Blackcurrants are also used in savoury cooking. Their astringency creates added flavour in sauces, meats and other dishes. Blackcurrants are included in some unusual combinations of foods. They can be added to tomato and mint to make a salad. Blackcurrants may accompany roast beef, grilled lamb, duck, seafood and shellfish. Canvasback duck with blackcurrants was a delicacy in nineteenth century New York. They can provide a dipping sauce at barbecues. They can be blended with mayonnaise, and used to invigorate bananas and other tropical fruits. Blackcurrants can be combined with dark chocolate or added to mincemeat in traditional mince pies at Christmas.
Japan imports US$3.6 million of New Zealand blackcurrants for uses as dietary supplements, snacks, functional food products and as quick-frozen (IQF) produce for culinary production as jams, jellies or preserves.
The juice forms the basis for various cordials, juice drinks, and smoothies. Macerated blackcurrants are also the primary ingredient in the apéritif, crème de cassis, which in turn is added to white wine to produce a Kir or to champagne to make a Kir Royal.
In the United Kingdom, a blackcurrant cordial may be mixed with cider (hard cider) to make a drink called "cider and black". If made with any common British lager beer, it is known as a "lager and black". The addition of blackcurrant to a mix of cider and lager results in "diesel" or "snakebite and black" available at pubs. A "black 'n' black" can be made by adding a small amount of blackcurrant juice to a pint of stout. The head is purple if the shot of juice is placed in the glass first. Blackcurrant juice may be combined with whey in an energy drink.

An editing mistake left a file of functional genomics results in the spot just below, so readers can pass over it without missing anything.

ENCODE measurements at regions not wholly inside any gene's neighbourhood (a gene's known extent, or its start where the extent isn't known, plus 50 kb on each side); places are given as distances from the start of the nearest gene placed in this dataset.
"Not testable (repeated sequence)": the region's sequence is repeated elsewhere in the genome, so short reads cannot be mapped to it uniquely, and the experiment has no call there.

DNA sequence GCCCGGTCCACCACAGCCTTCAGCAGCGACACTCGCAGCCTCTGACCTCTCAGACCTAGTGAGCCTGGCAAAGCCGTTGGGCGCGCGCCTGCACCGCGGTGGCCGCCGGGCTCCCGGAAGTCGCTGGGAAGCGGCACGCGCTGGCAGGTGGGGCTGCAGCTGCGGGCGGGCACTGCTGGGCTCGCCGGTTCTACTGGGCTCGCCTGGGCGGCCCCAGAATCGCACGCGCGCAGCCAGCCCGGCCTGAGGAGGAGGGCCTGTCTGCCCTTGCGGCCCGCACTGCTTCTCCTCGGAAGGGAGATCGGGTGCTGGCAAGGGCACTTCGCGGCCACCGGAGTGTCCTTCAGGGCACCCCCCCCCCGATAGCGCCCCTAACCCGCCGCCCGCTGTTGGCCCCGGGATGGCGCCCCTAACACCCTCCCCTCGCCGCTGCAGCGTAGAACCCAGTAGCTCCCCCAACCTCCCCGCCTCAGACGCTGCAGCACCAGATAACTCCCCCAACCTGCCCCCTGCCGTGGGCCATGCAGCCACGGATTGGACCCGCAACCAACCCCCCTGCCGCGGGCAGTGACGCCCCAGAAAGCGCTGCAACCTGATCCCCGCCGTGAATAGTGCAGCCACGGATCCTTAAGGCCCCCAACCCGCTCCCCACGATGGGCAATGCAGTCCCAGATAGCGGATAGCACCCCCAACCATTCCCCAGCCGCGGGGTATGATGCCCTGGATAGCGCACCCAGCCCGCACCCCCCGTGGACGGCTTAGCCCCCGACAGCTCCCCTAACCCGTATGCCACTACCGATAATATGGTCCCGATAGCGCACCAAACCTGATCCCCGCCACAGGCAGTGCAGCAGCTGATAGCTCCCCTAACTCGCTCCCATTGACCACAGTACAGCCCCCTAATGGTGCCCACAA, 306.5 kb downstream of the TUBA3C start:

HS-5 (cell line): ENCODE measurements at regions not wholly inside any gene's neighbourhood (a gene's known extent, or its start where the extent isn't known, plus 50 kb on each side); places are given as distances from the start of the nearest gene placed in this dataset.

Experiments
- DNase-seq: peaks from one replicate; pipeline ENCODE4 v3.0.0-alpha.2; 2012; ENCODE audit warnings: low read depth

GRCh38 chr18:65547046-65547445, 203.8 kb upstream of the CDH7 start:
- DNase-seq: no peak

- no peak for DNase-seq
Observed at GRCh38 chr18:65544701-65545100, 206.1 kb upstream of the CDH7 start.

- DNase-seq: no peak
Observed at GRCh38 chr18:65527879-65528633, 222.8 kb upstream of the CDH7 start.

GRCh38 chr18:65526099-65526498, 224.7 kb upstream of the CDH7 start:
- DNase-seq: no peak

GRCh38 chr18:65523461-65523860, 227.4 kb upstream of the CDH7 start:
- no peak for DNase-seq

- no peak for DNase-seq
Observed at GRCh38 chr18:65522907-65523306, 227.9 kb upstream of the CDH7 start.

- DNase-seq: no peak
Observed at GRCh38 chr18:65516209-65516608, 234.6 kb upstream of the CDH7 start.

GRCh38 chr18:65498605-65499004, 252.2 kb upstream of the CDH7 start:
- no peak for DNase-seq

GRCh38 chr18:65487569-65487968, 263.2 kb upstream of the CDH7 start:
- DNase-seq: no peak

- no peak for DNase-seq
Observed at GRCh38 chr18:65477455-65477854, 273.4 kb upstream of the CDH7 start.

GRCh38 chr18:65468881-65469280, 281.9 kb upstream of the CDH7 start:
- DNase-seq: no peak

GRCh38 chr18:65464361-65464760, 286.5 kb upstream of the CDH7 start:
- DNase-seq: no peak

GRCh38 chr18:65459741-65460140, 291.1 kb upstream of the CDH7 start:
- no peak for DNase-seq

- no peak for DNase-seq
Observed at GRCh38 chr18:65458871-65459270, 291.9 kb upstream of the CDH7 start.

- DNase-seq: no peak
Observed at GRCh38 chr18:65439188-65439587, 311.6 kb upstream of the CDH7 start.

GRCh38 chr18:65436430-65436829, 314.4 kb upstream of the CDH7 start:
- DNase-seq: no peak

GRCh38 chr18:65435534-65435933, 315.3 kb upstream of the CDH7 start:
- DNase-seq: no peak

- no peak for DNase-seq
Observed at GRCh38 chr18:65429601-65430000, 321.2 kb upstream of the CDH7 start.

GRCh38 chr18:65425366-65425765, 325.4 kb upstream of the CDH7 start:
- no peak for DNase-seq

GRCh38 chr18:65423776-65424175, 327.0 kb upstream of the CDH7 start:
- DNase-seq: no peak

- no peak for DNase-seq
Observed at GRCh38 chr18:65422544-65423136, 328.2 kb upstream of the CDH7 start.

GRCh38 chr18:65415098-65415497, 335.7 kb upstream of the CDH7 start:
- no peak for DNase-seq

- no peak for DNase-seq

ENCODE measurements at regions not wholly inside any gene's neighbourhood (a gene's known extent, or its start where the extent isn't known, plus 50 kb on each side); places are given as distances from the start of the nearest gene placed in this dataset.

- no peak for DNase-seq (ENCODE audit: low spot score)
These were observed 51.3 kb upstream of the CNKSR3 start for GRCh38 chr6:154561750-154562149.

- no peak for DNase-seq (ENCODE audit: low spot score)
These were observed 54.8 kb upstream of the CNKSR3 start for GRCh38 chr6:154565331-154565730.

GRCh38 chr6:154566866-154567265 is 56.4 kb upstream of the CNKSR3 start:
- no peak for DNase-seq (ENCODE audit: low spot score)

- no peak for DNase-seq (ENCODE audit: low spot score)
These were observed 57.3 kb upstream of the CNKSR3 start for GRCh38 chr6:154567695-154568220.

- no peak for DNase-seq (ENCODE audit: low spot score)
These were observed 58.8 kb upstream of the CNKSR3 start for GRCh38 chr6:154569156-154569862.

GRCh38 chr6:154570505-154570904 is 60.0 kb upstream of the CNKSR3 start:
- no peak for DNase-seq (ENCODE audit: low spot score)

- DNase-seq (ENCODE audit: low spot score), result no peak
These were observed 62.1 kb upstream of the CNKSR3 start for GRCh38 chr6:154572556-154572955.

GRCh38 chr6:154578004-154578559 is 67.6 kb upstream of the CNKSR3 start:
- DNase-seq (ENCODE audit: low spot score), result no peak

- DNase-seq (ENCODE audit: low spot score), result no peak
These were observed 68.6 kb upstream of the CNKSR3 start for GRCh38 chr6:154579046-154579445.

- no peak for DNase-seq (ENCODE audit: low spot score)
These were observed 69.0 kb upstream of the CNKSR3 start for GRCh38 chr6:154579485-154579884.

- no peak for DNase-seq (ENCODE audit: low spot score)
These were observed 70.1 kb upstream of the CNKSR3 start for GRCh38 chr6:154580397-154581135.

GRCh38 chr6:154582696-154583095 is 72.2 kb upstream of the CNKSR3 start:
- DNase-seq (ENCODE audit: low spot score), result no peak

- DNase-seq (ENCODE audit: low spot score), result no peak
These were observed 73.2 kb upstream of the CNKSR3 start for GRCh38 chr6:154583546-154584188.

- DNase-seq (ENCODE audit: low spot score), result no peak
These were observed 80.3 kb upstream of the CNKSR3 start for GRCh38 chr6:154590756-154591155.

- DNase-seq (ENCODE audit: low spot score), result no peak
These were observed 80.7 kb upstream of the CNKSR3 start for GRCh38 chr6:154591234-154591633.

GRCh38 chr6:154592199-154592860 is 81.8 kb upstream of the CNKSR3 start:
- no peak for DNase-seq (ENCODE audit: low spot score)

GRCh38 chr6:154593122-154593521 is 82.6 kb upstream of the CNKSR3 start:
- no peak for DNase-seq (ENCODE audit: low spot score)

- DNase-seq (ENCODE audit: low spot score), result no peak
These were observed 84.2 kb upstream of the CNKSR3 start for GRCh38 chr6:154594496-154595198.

In Russia, blackcurrant leaves may be used for flavoring tea or preserves, such as salted cucumbers, and berries for home winemaking. Sweetened vodka may also be infused with blackcurrant leaves making a deep greenish-yellow beverage with a tart flavor and astringent taste. The berries may be infused in a similar manner. In Britain, 95% of the blackcurrants grown are used to manufacture Ribena (a brand of fruit juice whose name is derived from Ribes nigrum) and similar fruit syrups and juices.
Blackcurrant seed oil is an ingredient in cosmetics preparations, often in combination with vitamin E. The leaves can be extracted to yield a yellow dye, and the fruit is a source for a blue or violet dye resulting from its rich content of anthocyanins.
Raw blackcurrants are 82% water, 15% carbohydrates, 1% protein and 0.4% fat (table). Per 100 g serving providing 63 kilocalories, the raw fruit has high vitamin C content (218% of the Daily Value, DV) and moderate levels of iron and manganese (12% DV each). Other nutrients are present in negligible amounts (less than 10% DV, table).
Polyphenol phytochemicals present in the fruit, seeds and leaves, are being investigated for their potential biological activities. Major anthocyanins in blackcurrant pomace are delphinidin-3-O-glucoside, delphinidin-3-O-rutinoside, cyanidin-3-O-glucoside, and cyanidin-3-O-rutinoside, which are retained in the juice concentrate among other yet unidentified polyphenols.
- Same in many Latin languages: Spanish, Portuguese, French
- "Ribes nigrum". World Checklist of Selected Plant Families (WCSP). Royal Botanic Gardens, Kew – via The Plant List.